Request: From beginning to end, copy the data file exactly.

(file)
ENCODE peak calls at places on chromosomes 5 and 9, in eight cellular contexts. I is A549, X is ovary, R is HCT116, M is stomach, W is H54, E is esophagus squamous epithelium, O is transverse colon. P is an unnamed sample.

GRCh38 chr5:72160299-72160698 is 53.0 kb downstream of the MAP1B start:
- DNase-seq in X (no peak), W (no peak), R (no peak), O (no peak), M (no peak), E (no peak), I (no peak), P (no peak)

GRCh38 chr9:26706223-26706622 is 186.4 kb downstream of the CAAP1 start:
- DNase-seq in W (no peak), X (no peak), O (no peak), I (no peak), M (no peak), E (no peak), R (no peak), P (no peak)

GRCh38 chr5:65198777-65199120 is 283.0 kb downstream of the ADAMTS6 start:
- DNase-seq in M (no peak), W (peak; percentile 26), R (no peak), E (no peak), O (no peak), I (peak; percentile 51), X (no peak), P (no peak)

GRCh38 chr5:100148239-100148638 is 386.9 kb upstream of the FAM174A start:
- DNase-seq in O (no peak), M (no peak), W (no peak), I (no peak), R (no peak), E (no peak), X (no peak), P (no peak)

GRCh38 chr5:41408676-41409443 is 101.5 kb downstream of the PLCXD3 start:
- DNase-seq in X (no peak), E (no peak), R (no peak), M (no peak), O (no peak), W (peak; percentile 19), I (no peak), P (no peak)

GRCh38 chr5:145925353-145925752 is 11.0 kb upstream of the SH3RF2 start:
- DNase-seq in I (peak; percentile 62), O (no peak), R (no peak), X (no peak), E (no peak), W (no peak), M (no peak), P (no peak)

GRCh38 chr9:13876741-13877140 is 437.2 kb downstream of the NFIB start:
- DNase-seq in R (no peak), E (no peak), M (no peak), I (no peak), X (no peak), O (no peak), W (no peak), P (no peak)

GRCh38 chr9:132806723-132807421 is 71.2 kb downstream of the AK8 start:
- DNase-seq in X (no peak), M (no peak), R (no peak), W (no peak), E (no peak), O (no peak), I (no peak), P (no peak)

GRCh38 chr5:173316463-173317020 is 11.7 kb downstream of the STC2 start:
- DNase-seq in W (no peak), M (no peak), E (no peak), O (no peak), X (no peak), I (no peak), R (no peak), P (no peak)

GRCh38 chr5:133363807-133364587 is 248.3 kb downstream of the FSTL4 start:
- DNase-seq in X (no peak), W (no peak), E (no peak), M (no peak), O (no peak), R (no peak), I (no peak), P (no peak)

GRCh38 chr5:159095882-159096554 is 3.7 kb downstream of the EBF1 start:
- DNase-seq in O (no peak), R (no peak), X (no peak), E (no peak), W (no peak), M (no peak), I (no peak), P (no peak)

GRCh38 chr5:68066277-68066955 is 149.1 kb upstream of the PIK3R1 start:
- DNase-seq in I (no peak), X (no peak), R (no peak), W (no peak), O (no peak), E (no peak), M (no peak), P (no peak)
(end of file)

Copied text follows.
ENCODE peak calls at places on chromosomes 5 and 9, in eight cellular contexts. I is A549, X is ovary, R is HCT116, M is stomach, W is H54, E is esophagus squamous epithelium, O is transverse colon. P is an unnamed sample.

GRCh38 chr5:72160299-72160698 is 53.0 kb downstream of the MAP1B start:
- DNase-seq in X (no peak), W (no peak), R (no peak), O (no peak), M (no peak), E (no peak), I (no peak), P (no peak)

GRCh38 chr9:26706223-26706622 is 186.4 kb downstream of the CAAP1 start:
- DNase-seq in W (no peak), X (no peak), O (no peak), I (no peak), M (no peak), E (no peak), R (no peak), P (no peak)

GRCh38 chr5:65198777-65199120 is 283.0 kb downstream of the ADAMTS6 start:
- DNase-seq in M (no peak), W (peak; percentile 26), R (no peak), E (no peak), O (no peak), I (peak; percentile 51), X (no peak), P (no peak)

GRCh38 chr5:100148239-100148638 is 386.9 kb upstream of the FAM174A start:
- DNase-seq in O (no peak), M (no peak), W (no peak), I (no peak), R (no peak), E (no peak), X (no peak), P (no peak)

GRCh38 chr5:41408676-41409443 is 101.5 kb downstream of the PLCXD3 start:
- DNase-seq in X (no peak), E (no peak), R (no peak), M (no peak), O (no peak), W (peak; percentile 19), I (no peak), P (no peak)

GRCh38 chr5:145925353-145925752 is 11.0 kb upstream of the SH3RF2 start:
- DNase-seq in I (peak; percentile 62), O (no peak), R (no peak), X (no peak), E (no peak), W (no peak), M (no peak), P (no peak)

GRCh38 chr9:13876741-13877140 is 437.2 kb downstream of the NFIB start:
- DNase-seq in R (no peak), E (no peak), M (no peak), I (no peak), X (no peak), O (no peak), W (no peak), P (no peak)

GRCh38 chr9:132806723-132807421 is 71.2 kb downstream of the AK8 start:
- DNase-seq in X (no peak), M (no peak), R (no peak), W (no peak), E (no peak), O (no peak), I (no peak), P (no peak)

GRCh38 chr5:173316463-173317020 is 11.7 kb downstream of the STC2 start:
- DNase-seq in W (no peak), M (no peak), E (no peak), O (no peak), X (no peak), I (no peak), R (no peak), P (no peak)

GRCh38 chr5:133363807-133364587 is 248.3 kb downstream of the FSTL4 start:
- DNase-seq in X (no peak), W (no peak), E (no peak), M (no peak), O (no peak), R (no peak), I (no peak), P (no peak)

GRCh38 chr5:159095882-159096554 is 3.7 kb downstream of the EBF1 start:
- DNase-seq in O (no peak), R (no peak), X (no peak), E (no peak), W (no peak), M (no peak), I (no peak), P (no peak)

GRCh38 chr5:68066277-68066955 is 149.1 kb upstream of the PIK3R1 start:
- DNase-seq in I (no peak), X (no peak), R (no peak), W (no peak), O (no peak), E (no peak), M (no peak), P (no peak)